Another approach is to construct higher-order variables for those with perfect collinearity [13]. For instance, whilst age, period and cohort are perfectly collinear, age, period and the product term of age multiplied by cohort are not. However, even with just three variables, there are quite a few second-order variables to be tested, and the interpretation of these second-order effects is not straightforward. There are many other attempts in the literature to tackle the identification problem, but they do not always yield similar results, and some modelling strategies are very complex [2][8], [13][16].

Although traditional regression analysis (so-called generalised linear modelling) implemented in statistical software packages requires that the data matrix for covariates is full-rank, this is not a requirement for statistical methods for data dimension reduction, such as principal component regression and partial least squares (PLS) regression [17][22]. Therefore, collinearity and related identification problems are no longer a computational issue for these methods. The aim of this study is to demonstrate how to use PLS to separate the effects of age, period, and cohort, and to explain how PLSR provides a solution to the identification problem. A previous study used data from students who attended the Glasgow University between the years 1948 and 1968, and showed that systolic blood pressure (SBP) and diastolic blood pressure (DBP) were lower in students born in the 1940s than those born in the 1930s and 1920s [23]. In this study, we re-analyse this dataset using PLS to estimate the separate effects of age (age at examination), time period (year of examination), and cohort (year of birth) on blood pressure to both illustrate the methodology and seek what additional insight this provides.


Glasgow Alumni cohort

Details of the Glasgow Alumni cohort have been described elsewhere [23], [24]. Briefly, students attending Glasgow University between 1948 and 1968 were invited to participate in a health screening, including a questionnaire and clinical examination. Data collected included socio-economic background, health behaviours, and medical history. Height, weight, and blood pressure were also recorded. A total of 15,322 students (11,755 men and 3,567 women) participated in the study. Students born before 1925 or aged over 25 years at examination were excluded from the analyses. Two students were excluded because of data entry errors. Participants with missing values in the birth year and any of following confounders were also excluded: body height, body mass index, father's socio-economic background and cigarette smoking. Adjusted systolic blood pressure (SBP) and diastolic blood pressure (DBP) were obtained in 9,337 and 9,314 men, respectively, with the adjustment of all confounders. Similarly, adjusted SBP and DBP were obtained in 3,211 and 3,204 women, respectively.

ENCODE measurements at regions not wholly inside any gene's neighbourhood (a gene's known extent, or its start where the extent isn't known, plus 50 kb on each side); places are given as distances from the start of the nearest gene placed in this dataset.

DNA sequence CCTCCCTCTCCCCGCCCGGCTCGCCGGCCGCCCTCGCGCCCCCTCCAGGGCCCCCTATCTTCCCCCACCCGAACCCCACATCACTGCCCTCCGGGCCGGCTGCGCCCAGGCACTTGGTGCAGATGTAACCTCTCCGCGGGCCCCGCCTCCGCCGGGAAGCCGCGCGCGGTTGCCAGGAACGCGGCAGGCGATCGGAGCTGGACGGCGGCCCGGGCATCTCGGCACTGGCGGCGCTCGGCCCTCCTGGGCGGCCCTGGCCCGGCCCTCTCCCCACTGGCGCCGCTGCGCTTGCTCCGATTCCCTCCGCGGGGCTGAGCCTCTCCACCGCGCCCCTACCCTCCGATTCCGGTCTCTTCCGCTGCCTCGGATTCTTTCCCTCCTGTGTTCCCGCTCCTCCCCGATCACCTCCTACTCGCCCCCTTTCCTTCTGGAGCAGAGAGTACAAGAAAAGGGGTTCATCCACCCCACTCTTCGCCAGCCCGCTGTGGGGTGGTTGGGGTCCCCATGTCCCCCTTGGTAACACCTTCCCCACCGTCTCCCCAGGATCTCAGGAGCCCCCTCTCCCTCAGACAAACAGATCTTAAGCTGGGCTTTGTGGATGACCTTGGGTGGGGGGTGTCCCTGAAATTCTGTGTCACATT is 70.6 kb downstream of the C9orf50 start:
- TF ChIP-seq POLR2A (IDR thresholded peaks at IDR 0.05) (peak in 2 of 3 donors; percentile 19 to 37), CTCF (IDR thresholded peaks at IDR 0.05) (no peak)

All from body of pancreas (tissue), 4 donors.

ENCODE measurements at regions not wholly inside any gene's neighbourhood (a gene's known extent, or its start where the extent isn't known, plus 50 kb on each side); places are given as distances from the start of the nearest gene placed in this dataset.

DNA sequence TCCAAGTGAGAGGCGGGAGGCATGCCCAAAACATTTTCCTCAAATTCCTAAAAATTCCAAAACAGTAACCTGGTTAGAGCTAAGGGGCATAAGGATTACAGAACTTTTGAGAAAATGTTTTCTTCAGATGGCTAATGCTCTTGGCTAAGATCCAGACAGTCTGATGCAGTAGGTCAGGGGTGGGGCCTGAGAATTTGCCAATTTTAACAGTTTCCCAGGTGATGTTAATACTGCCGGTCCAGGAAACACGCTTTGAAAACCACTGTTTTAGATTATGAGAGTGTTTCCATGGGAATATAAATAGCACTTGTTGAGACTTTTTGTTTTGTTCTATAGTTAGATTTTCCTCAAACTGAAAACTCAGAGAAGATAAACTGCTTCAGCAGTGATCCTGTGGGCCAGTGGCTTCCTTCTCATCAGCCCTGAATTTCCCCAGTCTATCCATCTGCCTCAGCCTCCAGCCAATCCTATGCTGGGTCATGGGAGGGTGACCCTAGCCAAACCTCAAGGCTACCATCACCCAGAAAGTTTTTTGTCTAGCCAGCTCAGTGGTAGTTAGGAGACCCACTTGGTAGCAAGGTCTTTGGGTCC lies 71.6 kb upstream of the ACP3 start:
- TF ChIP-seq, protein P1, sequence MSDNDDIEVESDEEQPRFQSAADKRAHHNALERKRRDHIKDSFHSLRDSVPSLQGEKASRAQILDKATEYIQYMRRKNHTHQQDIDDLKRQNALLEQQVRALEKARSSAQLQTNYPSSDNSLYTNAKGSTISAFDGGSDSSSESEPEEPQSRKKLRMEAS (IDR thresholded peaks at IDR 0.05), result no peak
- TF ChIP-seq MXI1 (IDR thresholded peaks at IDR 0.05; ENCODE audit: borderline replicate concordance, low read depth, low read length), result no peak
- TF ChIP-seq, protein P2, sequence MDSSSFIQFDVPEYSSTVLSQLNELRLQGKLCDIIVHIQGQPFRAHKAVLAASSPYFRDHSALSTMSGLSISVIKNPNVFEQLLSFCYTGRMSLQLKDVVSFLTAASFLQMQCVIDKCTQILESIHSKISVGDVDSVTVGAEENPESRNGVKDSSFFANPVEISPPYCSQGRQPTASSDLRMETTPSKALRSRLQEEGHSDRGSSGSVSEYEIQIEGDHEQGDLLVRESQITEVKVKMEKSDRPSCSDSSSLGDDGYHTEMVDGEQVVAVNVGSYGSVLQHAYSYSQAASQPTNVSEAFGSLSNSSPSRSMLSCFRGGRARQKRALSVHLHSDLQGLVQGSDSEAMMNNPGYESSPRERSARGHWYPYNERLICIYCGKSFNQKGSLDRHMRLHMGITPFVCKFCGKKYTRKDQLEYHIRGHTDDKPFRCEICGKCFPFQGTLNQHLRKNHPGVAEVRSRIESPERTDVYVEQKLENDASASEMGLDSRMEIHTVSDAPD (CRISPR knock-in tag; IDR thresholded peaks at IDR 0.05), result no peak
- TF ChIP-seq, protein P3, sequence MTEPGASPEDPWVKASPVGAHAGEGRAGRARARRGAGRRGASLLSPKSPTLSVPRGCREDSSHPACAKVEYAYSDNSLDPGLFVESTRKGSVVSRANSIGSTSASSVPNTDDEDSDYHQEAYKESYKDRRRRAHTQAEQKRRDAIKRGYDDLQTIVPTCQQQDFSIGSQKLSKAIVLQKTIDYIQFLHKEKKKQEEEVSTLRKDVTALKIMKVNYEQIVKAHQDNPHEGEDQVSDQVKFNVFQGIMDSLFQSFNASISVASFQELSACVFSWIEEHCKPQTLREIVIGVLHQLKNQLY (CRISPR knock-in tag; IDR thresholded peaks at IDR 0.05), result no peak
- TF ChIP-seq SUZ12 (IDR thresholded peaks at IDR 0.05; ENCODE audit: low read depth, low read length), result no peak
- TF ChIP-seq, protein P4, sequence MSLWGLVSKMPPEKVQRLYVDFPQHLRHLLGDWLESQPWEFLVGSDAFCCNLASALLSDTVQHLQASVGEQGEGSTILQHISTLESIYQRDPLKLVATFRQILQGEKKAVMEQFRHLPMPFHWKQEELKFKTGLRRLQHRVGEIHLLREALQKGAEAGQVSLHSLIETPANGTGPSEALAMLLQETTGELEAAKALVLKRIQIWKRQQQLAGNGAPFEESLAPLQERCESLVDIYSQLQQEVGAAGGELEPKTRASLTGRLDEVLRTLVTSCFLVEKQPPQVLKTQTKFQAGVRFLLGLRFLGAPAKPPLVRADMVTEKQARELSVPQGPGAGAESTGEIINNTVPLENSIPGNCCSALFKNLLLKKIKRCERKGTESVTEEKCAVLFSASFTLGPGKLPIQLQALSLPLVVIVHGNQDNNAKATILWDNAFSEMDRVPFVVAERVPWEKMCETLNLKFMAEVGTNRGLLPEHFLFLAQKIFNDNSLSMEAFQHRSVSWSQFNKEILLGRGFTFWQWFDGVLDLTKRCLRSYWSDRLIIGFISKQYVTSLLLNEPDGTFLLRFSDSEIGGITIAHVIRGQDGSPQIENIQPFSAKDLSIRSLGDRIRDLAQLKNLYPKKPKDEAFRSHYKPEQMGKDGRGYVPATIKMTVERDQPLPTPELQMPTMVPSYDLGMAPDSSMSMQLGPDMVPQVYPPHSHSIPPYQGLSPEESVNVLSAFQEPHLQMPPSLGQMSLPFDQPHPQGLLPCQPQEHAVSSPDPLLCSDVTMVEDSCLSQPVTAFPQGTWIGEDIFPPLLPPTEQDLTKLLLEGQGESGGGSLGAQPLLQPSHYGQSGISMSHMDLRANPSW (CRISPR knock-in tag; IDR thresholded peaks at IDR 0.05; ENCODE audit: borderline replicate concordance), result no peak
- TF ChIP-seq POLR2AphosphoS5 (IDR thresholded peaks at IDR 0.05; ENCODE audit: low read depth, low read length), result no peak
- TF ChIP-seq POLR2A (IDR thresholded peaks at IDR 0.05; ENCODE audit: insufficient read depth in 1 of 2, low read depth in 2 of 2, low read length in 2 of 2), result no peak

Record linkage and follow-up of the Glasgow Alumni Cohort was under the ethics approval by the Multicentre Research Ethics Committees in the UK: MREC/99/0/9, “Influence of early life nutritional status, adolescent and adult diet on cancer incidence and mortality: a retrospective cohort study of Glasgow University students”, approved in March 2000. There was no consent collected at the time, as it is a historical cohort started 60 years ago; but this deemed acceptable by the ethics committees, if data used in an anonymised form - as they are throughout the analysis.

Partial least squares (PLS) regression

PLS seeks to select components t that maximise the covariance between the outcome (SBP or DBP in this study) and t [20][22]. For p variables, x1, x2,…, xp, each PLS component ti, is a weighted composite of p covariates:(1)Like principal component analysis (PCA), variables with small variances are penalised in the extraction of t, and therefore xi in equation (1) is usually scaled to have unit variance and zero mean.

In contrast to PCA, PLS extracts components by taking into account their relationships with the outcomes. In PCA, the extraction of components is independent of the outcome variables, whereas in PLS, components are extracted explicitly for their association with the outcomes. The extraction of PLS components operates under the same constraints as with PCA: (i) the sum of the squared weights is unity, i.e. ; and (ii) the correlations amongst all components are zero. The number of ti that can be extracted is equal to the dimension (i.e. the rank) in the covariate matrix consisting of xi. For instance, in this study, there are only two dimensions in the data matrix consisting of age, the year at examination, and the year of birth; consequently, only two PLS components can be extracted from the three variables.

PLS components are ordered according to the amount of variance in the outcome that is explained by them, i.e. the first PLS component has greater covariance with the outcome than the second PLS component, and the second has greater covariance than the third, etc. In PLS, the first PLS component explains most of the outcome variance.

The PLS regression coefficient for each xi is then derived from the sum of products of the regression coefficients for PLS components and the weight for each xi. For example, when the outcome SBP is regressed on the two PLS components, the equation is given as:where β1 and β2 are the regression coefficients for PLS components 1 and 2, respectively, and ε is the residual error term. The PLS regression coefficient for age is therefore .